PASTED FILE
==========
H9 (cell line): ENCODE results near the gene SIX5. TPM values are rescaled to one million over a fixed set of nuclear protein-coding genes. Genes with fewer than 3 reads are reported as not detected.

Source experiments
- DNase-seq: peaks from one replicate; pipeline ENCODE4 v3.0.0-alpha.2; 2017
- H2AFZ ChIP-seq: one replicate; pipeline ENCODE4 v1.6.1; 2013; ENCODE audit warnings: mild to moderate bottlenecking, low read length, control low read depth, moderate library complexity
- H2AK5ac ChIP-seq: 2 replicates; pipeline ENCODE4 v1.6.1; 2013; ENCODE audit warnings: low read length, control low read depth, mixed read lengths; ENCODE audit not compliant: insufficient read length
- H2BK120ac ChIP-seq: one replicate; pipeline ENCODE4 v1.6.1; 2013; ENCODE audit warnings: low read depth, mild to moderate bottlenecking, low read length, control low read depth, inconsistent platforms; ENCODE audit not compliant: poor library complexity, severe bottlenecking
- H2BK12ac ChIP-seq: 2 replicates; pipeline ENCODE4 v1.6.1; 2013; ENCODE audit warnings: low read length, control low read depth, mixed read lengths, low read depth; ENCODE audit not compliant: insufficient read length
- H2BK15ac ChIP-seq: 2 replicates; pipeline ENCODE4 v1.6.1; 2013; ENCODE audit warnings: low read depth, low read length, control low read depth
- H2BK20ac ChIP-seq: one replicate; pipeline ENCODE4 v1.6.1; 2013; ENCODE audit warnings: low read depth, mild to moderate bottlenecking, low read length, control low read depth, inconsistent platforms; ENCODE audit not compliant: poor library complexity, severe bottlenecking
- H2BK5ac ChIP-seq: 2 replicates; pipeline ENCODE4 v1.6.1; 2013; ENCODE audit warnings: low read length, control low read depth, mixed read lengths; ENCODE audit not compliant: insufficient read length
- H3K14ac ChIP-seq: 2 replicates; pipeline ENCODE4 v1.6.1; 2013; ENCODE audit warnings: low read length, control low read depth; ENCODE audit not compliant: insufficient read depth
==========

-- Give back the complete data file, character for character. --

H9 (cell line): ENCODE results near the gene SIX5. TPM values are rescaled to one million over a fixed set of nuclear protein-coding genes. Genes with fewer than 3 reads are reported as not detected.

Source experiments
- DNase-seq: peaks from one replicate; pipeline ENCODE4 v3.0.0-alpha.2; 2017
- H2AFZ ChIP-seq: one replicate; pipeline ENCODE4 v1.6.1; 2013; ENCODE audit warnings: mild to moderate bottlenecking, low read length, control low read depth, moderate library complexity
- H2AK5ac ChIP-seq: 2 replicates; pipeline ENCODE4 v1.6.1; 2013; ENCODE audit warnings: low read length, control low read depth, mixed read lengths; ENCODE audit not compliant: insufficient read length
- H2BK120ac ChIP-seq: one replicate; pipeline ENCODE4 v1.6.1; 2013; ENCODE audit warnings: low read depth, mild to moderate bottlenecking, low read length, control low read depth, inconsistent platforms; ENCODE audit not compliant: poor library complexity, severe bottlenecking
- H2BK12ac ChIP-seq: 2 replicates; pipeline ENCODE4 v1.6.1; 2013; ENCODE audit warnings: low read length, control low read depth, mixed read lengths, low read depth; ENCODE audit not compliant: insufficient read length
- H2BK15ac ChIP-seq: 2 replicates; pipeline ENCODE4 v1.6.1; 2013; ENCODE audit warnings: low read depth, low read length, control low read depth
- H2BK20ac ChIP-seq: one replicate; pipeline ENCODE4 v1.6.1; 2013; ENCODE audit warnings: low read depth, mild to moderate bottlenecking, low read length, control low read depth, inconsistent platforms; ENCODE audit not compliant: poor library complexity, severe bottlenecking
- H2BK5ac ChIP-seq: 2 replicates; pipeline ENCODE4 v1.6.1; 2013; ENCODE audit warnings: low read length, control low read depth, mixed read lengths; ENCODE audit not compliant: insufficient read length
- H3K14ac ChIP-seq: 2 replicates; pipeline ENCODE4 v1.6.1; 2013; ENCODE audit warnings: low read length, control low read depth; ENCODE audit not compliant: insufficient read depth